The proposed system is a simple, effective means to stop children from being inadvertently left in cars. With today’s current state of inexpensive/high performance IoT devices and communication, there is no reason that a moment’s inattention should lead to a loss of life.
If a parent/caregiver makes the tragic mistake of leaving a young child in a closed vehicle, the ramifications are both severe and rapid. The greenhouse effect – even at perceptively cool temperatures – causes unsafe temperatures to be reached quickly. The temperature rise in typical closed vehicles is shown in figure 1.
The movement of very young children and their parents generally follow predictable patterns. The child is typically at home or at a day care/relative caregiver location. The means of travel is typically by car. As such, a system can be designed that exploits – and learns from – this routine.
The components of the proposed system include: a GPS-enabled child seat pressure pad/temperature sensor vehicle transponder, wearable child/parent/caregiver transponders, and home/caregiver/work base stations. Through a signal chain, the system is connected to smart phone app that resides on the phones of parents, caregivers, and other designated caring observers. Through the app, the functions of the transponders are assigned. The locations/ambient conditions of the transponders are then tracked and analyzed. The communication chain is shown in figure 2.
The child/parent transponders have long range Bluetooth communication with both the home/caregiver/work and vehicle child seat pressure pad/temperature sensor base stations. The home/caregiver/work and vehicle child seat base stations have built in cell system access. All devices directly communicate with the smartphone app.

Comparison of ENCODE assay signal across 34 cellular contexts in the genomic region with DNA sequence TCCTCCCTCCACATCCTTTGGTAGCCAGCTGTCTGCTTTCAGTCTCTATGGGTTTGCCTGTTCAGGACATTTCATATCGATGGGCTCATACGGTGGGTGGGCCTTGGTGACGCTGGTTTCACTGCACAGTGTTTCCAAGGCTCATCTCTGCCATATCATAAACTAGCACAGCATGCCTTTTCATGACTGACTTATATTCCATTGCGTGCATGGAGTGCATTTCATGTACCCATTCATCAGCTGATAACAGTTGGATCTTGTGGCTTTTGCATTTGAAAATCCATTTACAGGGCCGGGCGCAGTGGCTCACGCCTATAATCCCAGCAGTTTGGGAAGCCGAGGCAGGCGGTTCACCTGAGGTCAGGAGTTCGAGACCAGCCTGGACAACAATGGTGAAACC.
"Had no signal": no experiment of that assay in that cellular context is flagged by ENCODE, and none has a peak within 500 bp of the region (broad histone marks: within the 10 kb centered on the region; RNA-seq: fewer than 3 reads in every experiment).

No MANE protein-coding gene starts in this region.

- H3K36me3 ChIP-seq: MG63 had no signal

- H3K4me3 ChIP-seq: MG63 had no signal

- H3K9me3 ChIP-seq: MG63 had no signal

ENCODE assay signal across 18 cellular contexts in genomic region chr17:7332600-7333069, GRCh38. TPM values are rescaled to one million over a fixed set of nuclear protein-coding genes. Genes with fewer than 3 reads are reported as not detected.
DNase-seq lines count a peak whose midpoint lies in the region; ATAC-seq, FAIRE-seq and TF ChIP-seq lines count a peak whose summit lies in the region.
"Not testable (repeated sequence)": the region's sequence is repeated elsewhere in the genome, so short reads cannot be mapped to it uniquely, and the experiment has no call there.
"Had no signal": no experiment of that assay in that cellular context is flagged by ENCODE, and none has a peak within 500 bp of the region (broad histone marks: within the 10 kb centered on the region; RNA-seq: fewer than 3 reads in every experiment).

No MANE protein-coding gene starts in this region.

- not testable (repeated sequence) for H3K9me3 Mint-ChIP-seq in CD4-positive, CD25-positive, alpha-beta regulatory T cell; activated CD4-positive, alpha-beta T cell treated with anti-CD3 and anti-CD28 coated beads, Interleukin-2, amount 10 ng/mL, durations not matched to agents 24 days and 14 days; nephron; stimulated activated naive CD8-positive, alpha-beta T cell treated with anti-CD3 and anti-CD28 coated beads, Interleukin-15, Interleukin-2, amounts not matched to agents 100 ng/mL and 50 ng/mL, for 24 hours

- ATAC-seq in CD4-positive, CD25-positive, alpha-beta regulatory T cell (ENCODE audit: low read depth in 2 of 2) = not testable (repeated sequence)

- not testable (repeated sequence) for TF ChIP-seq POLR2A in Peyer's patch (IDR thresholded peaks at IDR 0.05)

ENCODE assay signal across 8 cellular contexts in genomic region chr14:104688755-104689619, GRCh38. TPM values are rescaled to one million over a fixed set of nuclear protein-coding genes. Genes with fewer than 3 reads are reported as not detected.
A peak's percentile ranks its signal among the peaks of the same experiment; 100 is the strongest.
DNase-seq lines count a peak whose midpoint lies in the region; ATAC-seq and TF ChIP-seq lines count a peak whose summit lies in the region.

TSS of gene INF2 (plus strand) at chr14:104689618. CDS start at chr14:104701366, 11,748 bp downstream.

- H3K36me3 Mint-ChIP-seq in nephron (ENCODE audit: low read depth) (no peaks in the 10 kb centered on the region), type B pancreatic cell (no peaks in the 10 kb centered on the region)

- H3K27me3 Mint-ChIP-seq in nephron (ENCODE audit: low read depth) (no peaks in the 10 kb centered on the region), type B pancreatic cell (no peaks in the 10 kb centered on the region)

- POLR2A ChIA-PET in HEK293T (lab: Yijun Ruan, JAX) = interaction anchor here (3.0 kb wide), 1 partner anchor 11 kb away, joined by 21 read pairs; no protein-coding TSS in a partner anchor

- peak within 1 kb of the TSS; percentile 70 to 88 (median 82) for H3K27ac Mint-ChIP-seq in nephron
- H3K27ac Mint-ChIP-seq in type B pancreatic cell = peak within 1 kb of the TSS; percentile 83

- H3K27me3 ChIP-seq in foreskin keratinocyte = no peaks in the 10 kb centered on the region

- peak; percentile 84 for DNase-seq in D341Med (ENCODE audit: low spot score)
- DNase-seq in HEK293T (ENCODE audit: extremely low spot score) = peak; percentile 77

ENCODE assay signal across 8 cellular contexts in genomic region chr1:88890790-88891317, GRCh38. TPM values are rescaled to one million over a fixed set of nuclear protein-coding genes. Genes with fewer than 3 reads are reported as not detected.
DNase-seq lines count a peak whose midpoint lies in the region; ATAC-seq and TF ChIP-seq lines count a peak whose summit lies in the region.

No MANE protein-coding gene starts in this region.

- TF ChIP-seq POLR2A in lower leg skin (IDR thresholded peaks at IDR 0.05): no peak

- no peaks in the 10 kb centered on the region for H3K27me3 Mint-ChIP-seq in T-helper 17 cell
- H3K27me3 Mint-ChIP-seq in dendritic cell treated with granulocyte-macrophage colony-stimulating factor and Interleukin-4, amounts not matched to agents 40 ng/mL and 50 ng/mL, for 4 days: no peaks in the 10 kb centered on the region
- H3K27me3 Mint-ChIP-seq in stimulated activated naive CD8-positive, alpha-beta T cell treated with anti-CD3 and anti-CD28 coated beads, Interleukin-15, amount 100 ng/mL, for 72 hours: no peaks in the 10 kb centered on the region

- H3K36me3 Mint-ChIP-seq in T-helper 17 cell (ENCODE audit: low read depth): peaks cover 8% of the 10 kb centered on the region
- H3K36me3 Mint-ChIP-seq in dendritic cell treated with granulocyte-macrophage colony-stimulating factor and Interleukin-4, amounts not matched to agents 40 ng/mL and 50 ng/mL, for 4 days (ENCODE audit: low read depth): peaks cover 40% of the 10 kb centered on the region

The child/parent/caregiver transponders are charged at night and worn throughout the day. The system tracks the location and ambient conditions of throughout the day. The expected movement patterns of the child and parent can be entered through the smartphone app. Background machine learning can be employed to refine the patterns of daily movement.
The first line of defense is the child seat transponder. If the child is within range of the seat and the temperature is raising an alarm is triggered. If the child and parent are not within range, an alarm is signaled. If the transponders do not detect a successful transference from parent to caregiver, an alarm is signaled. If the seat transponder loses power indicating seat movement, an alarm is signaled. ...and, so on. The combinations of location, direct Bluetooth communication – or lack thereof – and temperature differences offer many possible ways to ascertain alarm conditions. If the parent does not respond to an alarm, system-wide alarms to others are signaled through the app, text, and/or social media.
A parent could silence alarm condition if in error. But, it is most likely that – at the first alarm – any life threatening issue would be addressed with the attention now drawn to the situation.
This system could virtually eliminate the chance of an inadvertent heat-related child death from occurring. With the state of our current technology, we owe parents that ability.